Practice in the Polite World

It’s a rainy day and I am standing in the middle of a bus queue surrounded by people waiting for the bus, which will take us to our next destination. Usually, I take my car but it is broken. Today I have an appointment with a real celebrity, a gentleman, ”a man of conversation”, an expression given by Sharon Miller in the article Eloquence and elegance. We are going to talk about politeness in the twentieth century, but as I enter his office, I feel that something is wrong.

  1. -Come in, Ms Hamedani, he says without turning towards me.

He is sitting in front of his computer and hammers on the keyboard. We’re never met before, so I am a little nervous and wonder what he looks like, Dr. Jekyll or Mr. Hyde. While I am standing there I think of my editor who is expecting an article before three p.m. today.

-You are late; he says as he turns. He looks at me quite bitterly.

  1. -That’s right, sir. I am fifteen minutes late and I am very sorry. My car was broken and the timetable was rescheduled. I’m really very very sorry...

  1. -You trainees! Who do you think you are?

He stares at me with his forefinger in his mouth behind his two front upper teeth. If he dismisses me now it would entirely be a shame for me to go back empty-handed to my editor. It seems as if everything is upside down today and nothing can be worse. I look directly at him and find to my surprise that he is almost at my age, certainly the only thing we have in common. I know this, since I have read every single article about him before meeting. He is from the upper class and a celebrity with power. However, there is something unnatural on his negative face, which gives me courage enough to contradict him.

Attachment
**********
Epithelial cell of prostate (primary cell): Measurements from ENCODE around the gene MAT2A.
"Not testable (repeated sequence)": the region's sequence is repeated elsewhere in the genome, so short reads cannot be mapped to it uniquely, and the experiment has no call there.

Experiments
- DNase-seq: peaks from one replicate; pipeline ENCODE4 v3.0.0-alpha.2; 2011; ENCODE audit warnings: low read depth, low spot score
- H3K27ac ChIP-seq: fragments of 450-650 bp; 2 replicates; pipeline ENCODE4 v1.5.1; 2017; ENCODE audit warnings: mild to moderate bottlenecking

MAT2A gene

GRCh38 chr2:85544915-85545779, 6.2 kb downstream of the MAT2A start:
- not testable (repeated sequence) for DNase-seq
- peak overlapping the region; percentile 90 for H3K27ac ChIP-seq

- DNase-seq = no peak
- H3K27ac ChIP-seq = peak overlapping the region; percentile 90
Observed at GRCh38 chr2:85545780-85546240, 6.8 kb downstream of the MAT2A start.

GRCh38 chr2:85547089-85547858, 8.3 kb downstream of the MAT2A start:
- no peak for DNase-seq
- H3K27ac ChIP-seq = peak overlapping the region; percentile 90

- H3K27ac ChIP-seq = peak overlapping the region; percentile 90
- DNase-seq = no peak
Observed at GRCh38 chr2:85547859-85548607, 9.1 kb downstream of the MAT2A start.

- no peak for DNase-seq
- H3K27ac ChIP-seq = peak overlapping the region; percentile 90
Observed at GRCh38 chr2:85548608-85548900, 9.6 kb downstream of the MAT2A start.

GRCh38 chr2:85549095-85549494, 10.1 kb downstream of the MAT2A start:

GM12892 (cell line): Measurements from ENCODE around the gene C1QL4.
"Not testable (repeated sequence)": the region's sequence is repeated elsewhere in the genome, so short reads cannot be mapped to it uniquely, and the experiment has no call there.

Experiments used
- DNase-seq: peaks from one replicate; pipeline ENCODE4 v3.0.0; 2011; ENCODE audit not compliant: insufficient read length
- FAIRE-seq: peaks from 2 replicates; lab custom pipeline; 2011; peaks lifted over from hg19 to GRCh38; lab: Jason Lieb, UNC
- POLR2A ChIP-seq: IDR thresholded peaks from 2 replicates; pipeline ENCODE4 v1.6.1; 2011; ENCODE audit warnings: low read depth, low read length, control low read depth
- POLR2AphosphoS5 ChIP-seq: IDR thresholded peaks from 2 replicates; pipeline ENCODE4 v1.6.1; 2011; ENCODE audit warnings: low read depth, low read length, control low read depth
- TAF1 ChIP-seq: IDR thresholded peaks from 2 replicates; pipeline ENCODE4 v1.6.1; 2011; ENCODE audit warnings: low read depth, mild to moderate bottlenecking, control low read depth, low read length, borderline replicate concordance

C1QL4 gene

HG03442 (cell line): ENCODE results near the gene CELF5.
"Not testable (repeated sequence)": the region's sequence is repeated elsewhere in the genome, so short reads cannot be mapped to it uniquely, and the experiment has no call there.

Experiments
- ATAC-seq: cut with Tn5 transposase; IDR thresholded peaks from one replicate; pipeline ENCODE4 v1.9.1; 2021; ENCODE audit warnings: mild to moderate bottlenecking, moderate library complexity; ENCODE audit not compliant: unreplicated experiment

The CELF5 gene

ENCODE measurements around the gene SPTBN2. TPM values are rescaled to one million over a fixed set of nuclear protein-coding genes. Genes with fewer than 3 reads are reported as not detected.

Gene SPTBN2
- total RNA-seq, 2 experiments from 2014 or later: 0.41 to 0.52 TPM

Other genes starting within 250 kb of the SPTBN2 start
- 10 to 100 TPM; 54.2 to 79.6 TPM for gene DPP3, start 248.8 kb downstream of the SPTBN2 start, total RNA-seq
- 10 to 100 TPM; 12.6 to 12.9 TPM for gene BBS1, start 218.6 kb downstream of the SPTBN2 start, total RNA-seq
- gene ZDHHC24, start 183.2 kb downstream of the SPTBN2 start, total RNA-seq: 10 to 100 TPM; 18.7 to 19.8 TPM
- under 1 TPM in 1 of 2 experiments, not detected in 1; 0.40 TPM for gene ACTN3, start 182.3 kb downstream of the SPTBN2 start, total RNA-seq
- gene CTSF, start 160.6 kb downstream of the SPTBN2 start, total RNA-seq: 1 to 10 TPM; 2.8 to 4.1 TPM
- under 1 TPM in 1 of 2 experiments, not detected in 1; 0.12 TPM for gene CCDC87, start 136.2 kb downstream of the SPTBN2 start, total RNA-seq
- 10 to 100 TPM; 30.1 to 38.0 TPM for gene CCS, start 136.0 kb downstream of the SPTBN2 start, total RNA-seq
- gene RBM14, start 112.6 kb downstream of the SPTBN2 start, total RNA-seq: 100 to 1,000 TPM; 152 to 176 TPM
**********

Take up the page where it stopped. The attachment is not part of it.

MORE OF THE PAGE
1. -It doesn’t matter anyway, because I have ten minutes left to interview you and if you excuse me I am sitting right down here and starting to ask my few questions. I would like to ask you if you agree with Richard Watts when he says in his article From polite language to educated language ”it is the term ‘education’ which conveniently takes over from politeness in the twentieth century to characterize the elitist nature of the legitimate language - Standard English”?

  1. -At least in theory, he murmurs. You see, it is very difficult to apply in the real world!

  1. -As many have already written about you, you are a man of conversation. Do you think everyone could be a gentleman or ladyof eloquence as well?

  1. -It is more complicated than that, Ms. If you need to be educated; it means you are not a member of polite society although you can always be a social climber.

  1. -Do you mean that politness is as natural part of the language as our childhood? As a child, I learned many etiquettes and I did know what was expected of me.

  1. -You see, it is still an education.

-How could we ever be natural if our language consists of affections and jargons?

He laughs at this moment as if it hits him by surprise. Suddenly, he stands up to open the window and falls back into his chair. Before I could say anything more, he is on his feet again.

- Perhaps I should go. I thank him a couple of times and leave him behind.

On my way back to my editor, I conclude that it simply wasn’t his day. Nor mine! Millar says

”an essential aspect of gentlemanliness” is ”the ability to converse”. It strikes me that we all

are social climbers of a sort. Politeness, by and large, is a matter of widening our register as

a differece marker in different situations and it has nothing to do with who

we really are, a Dr. Jekyll or Mr. Trouble Hyde.